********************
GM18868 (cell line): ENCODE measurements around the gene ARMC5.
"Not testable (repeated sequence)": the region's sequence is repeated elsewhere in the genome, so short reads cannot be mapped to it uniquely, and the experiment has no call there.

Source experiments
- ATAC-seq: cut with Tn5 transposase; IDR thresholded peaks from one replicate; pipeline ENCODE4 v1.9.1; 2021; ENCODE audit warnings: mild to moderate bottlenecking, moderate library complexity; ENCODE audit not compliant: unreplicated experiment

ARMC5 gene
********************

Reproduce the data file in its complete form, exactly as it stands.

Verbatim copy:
GM18868 (cell line): ENCODE measurements around the gene ARMC5.
"Not testable (repeated sequence)": the region's sequence is repeated elsewhere in the genome, so short reads cannot be mapped to it uniquely, and the experiment has no call there.

Source experiments
- ATAC-seq: cut with Tn5 transposase; IDR thresholded peaks from one replicate; pipeline ENCODE4 v1.9.1; 2021; ENCODE audit warnings: mild to moderate bottlenecking, moderate library complexity; ENCODE audit not compliant: unreplicated experiment

ARMC5 gene